Tuesday, October 16, 2007

How not to write a cease-and-desist letter: Comparing the Dozier Internet Law threat letters against InfomercialScams and InvendorEd

Do you want to have your reputation ruined, pay a million dollar fine, and in general tick everyone off? If so, Dozier Internet Law is the law firm for you! But if the thought of being in the presence of "Super Lawyer" John "Bull" Dozier is too intimidating, you can examine the form that Dozier seems to use to wreck their clients. (Just note that Dozier thinks US law likely will not govern the matter!

Our friend Donald E. Morris of Dozier Internet Law (presumably not a "super-lawyer" like his boss, John W. Dozier, Jr.,) is at it again. After threatening Infomercial Scams over its warnings against DirectBuy, now DonJohn is attacking Inventor Ed for statements on Inventor-Link.

This post compares the DirectBuy and Inventor-Link threat letters. The sections below are in order, except for "Legitimate Free Speech" which floats between the letters.

Section: "Please be advised"

DirectBuy

Please be advised that our firm has been retained by DirectBuy, Inc. to investigate and take legal action against you for the series of unwarranted and defamatory attacks against it made by you and your visitors on your various websites. Specifically, these websites are www.infomercialblog.com, www.infomercialratings.com, and www.infomercialscams.com.


Inventor-Link:

Please be advised that our firm has been retained by Inventor-Link, LLC to investigate and take legal action against you for engaging in the following activities (1) defamation of our client, (2) tortious (sic) interference with our client’s business; and (3) violation of our client’s website User Agreement.

Read more ...

Wednesday, October 10, 2007

What is Dozier Internet Law's Donald E. Morris's motive?

I am not a lawyer. But I am interested in law, and two posts at New York Personal Injury Attorney deserve mention. Both relate to Dozier Internet Law, the lawyers for DirectBuy that sent a copyrighted cease-and-desist letter to a blog that was critical of their business.

Emphasis is mine on the excerpts below, but the text is NYPIA's

From "Personal Injury Law Round-Up #31:"

This one is priceless and really deserves its own post if I weren't so busy: From Public Citizen's Consumer Law and Policy Blog comes: Don't Post This Cease-and-Desist Letter, Or Else. Seems some chuckleheaded lawyer representing DirectBuy -- which isn't happy that some folks think the company's direct buy plan is a "scam" and a "nightmare" -- thinks his threatening cease and desist letter is copyrighted and can't be posted online. Ha! says Public Citizen, which tells Dozier Internet Law, P.C to stick it where the sun don't shine. And yes, "chuckleheaded lawyer" is clearly an opinion.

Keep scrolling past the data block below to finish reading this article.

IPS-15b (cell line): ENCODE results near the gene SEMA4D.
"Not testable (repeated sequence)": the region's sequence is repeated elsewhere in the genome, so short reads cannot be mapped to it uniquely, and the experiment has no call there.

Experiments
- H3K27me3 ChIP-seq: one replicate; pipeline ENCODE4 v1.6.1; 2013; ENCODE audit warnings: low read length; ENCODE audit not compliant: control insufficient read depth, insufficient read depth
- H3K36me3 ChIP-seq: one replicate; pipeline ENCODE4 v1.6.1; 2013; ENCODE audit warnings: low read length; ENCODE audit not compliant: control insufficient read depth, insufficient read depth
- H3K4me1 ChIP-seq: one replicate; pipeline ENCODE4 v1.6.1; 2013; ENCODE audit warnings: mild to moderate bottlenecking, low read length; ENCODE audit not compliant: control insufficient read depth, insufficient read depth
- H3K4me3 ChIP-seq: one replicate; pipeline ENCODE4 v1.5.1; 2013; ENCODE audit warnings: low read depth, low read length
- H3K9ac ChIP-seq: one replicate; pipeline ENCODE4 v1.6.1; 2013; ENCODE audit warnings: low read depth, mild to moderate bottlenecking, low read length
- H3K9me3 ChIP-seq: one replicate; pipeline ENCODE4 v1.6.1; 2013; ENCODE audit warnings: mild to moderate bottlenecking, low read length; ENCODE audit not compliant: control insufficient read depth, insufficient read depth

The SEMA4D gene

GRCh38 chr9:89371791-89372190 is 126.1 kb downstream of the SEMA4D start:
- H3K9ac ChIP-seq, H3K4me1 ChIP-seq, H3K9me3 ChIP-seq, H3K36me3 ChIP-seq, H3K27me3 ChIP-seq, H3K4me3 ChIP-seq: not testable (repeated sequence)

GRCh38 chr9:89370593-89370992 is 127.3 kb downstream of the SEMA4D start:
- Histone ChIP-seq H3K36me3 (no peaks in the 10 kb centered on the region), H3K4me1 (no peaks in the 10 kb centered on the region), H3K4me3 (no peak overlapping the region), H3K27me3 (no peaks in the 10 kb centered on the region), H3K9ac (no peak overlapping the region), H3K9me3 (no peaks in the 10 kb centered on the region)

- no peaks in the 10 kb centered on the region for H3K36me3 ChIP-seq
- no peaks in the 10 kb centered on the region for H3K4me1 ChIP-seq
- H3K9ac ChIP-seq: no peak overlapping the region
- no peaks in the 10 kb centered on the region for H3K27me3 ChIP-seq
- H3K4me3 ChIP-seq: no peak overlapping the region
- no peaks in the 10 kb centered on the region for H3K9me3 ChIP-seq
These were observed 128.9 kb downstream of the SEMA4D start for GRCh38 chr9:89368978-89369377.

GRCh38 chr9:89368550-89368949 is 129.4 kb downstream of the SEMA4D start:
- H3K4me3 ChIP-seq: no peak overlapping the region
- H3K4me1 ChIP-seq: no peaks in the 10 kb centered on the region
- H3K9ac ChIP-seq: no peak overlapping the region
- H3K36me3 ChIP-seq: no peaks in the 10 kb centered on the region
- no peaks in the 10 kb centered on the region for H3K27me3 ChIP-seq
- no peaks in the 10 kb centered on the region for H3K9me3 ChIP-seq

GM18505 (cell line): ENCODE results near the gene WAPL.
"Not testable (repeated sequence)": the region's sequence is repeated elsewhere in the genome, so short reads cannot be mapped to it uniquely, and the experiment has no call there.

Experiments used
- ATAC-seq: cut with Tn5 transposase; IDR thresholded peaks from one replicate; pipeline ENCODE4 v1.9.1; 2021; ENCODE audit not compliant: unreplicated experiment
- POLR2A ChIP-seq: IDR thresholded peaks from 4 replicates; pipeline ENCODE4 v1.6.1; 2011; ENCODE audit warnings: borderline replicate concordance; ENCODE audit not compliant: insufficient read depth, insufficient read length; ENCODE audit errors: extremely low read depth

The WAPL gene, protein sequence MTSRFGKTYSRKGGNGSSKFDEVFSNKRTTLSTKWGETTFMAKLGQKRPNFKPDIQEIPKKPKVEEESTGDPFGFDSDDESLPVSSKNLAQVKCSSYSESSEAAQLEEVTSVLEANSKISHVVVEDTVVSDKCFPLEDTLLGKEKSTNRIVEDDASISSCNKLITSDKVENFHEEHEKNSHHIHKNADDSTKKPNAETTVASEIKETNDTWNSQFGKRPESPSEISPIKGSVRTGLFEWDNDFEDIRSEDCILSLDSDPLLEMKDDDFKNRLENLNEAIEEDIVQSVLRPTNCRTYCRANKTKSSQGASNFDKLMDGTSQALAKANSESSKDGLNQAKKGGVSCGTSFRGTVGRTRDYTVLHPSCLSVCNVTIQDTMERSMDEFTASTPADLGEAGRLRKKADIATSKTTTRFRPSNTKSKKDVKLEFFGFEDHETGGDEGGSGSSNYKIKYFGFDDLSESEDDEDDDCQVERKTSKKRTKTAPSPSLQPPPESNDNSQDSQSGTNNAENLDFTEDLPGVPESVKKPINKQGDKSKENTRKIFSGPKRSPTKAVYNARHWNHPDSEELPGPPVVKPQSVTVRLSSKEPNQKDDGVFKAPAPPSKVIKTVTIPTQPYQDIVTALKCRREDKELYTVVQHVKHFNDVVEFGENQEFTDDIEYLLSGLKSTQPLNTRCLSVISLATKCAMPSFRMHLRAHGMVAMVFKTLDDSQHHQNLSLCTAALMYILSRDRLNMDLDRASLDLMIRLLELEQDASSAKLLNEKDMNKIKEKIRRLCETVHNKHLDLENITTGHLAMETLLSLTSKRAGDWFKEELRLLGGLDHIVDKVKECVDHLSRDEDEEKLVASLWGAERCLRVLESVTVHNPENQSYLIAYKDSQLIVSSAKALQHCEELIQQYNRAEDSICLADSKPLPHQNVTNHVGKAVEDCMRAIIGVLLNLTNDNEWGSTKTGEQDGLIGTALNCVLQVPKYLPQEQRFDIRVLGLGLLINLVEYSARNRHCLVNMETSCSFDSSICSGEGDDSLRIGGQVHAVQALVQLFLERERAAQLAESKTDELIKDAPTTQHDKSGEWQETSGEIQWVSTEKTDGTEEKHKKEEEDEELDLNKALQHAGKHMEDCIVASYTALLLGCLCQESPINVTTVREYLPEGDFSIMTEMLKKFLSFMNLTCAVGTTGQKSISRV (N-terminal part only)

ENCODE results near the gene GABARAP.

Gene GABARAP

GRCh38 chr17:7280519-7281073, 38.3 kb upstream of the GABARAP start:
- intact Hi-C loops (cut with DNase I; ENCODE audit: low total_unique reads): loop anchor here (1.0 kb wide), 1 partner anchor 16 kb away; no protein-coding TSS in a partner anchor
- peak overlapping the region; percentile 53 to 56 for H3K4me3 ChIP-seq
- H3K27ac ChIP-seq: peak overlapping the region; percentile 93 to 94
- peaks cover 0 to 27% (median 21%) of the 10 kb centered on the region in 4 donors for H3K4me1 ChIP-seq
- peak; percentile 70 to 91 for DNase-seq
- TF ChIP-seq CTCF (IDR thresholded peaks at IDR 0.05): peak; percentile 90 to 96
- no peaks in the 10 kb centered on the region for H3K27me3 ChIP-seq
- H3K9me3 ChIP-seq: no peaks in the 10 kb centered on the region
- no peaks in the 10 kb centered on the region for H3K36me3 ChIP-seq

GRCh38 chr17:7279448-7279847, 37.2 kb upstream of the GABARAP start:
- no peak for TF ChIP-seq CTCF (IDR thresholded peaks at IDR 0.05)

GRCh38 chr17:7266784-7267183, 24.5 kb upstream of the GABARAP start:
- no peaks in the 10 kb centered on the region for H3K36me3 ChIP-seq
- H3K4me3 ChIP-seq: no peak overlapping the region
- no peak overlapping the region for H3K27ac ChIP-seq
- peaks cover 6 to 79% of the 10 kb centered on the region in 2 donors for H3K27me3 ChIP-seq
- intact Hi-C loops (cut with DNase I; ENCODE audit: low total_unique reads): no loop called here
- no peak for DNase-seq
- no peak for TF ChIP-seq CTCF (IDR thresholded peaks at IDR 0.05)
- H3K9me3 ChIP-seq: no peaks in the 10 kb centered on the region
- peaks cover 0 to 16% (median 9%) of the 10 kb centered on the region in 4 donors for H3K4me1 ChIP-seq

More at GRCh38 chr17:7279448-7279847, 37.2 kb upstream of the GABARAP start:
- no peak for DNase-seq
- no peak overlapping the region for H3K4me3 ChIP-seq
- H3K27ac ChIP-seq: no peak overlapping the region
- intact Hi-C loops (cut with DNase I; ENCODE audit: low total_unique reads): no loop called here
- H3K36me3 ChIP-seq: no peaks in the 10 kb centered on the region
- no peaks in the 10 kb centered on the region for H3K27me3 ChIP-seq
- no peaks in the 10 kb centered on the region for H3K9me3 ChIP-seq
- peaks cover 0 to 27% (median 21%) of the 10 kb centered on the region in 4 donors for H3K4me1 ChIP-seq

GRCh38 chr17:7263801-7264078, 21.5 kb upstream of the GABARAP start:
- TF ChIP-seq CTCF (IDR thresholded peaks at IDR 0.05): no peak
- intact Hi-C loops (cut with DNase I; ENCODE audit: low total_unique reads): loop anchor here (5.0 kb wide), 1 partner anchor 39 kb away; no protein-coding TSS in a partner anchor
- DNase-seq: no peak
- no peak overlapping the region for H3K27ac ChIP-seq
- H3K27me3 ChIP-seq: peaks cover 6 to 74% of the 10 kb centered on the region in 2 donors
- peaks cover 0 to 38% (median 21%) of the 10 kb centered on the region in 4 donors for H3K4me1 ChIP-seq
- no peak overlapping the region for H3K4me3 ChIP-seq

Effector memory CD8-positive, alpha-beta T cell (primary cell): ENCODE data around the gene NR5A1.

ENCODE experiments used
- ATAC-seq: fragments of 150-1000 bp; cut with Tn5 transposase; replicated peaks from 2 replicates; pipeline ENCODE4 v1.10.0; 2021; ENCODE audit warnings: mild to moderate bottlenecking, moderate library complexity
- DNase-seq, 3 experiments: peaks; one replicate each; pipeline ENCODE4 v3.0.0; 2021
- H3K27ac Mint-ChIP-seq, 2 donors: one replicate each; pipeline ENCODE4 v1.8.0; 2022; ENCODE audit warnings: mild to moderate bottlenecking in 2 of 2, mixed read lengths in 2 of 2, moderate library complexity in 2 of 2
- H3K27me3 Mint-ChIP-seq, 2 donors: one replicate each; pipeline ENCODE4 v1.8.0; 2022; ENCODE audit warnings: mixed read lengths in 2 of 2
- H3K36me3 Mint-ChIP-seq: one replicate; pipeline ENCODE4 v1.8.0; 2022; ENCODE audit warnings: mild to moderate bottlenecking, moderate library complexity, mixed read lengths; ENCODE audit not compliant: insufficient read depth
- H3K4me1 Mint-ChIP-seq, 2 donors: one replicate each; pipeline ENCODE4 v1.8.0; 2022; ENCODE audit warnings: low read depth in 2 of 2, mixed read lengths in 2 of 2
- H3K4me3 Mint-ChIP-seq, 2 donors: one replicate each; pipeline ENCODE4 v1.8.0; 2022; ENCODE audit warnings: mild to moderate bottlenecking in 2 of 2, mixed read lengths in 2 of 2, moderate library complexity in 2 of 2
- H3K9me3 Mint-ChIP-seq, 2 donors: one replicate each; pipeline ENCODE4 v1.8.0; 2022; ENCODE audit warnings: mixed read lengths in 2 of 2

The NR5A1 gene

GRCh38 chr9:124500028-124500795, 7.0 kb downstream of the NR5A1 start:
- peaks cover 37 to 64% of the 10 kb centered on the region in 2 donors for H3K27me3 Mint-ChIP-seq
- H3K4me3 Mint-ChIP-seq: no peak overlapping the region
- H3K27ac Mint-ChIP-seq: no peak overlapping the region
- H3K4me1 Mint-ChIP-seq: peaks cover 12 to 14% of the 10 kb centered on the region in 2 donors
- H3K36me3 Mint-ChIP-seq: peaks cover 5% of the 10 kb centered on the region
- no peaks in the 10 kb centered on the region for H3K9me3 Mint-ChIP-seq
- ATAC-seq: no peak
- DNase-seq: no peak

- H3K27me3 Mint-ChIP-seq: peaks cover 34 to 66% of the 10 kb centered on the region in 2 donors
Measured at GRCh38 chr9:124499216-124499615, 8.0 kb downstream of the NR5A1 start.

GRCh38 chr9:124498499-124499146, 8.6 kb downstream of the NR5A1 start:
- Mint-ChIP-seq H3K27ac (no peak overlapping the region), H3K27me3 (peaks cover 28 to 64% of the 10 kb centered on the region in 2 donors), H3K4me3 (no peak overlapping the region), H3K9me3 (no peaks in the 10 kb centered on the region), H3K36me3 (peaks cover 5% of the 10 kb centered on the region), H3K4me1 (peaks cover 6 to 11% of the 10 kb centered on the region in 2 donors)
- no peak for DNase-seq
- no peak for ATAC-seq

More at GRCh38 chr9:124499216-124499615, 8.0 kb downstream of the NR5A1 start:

And from "Don't Post This Letter on the Internet!:"

The writer of the original letter, Donald Morris, seems to have clearly done his client a grave disservice with this stupidity. (I mentioned this the other day in my personal injury law round-up, but thought this chuckleheaded conduct needed its own post.) Perhaps his threats have succeeded before, but the result is that the letter, and the claims against his client, are now being re-broadcast across the internet.


(Mr. Donald E. Morris, Esq. is a practicing lawyer who works in Dozier Internet Law P.C.'s Glen Allen Office and wrote the threatening letter, as you can see in the pdf version).

NYPIA's point, I believe, is that the Donald Morris / Dozier law letter was so poorly written that it was "chuckleheaded" and "stupid." Another possibility, of course, is that the letter may have been intelligent and smart -- and aimed at Dozier Internet Law itself. On Dozier's "page hawking its service in defamation suits includes several incidents of employees and former employees purposefully sabotaging their employers out of spite.

So who is Donald Morris working for, anyway?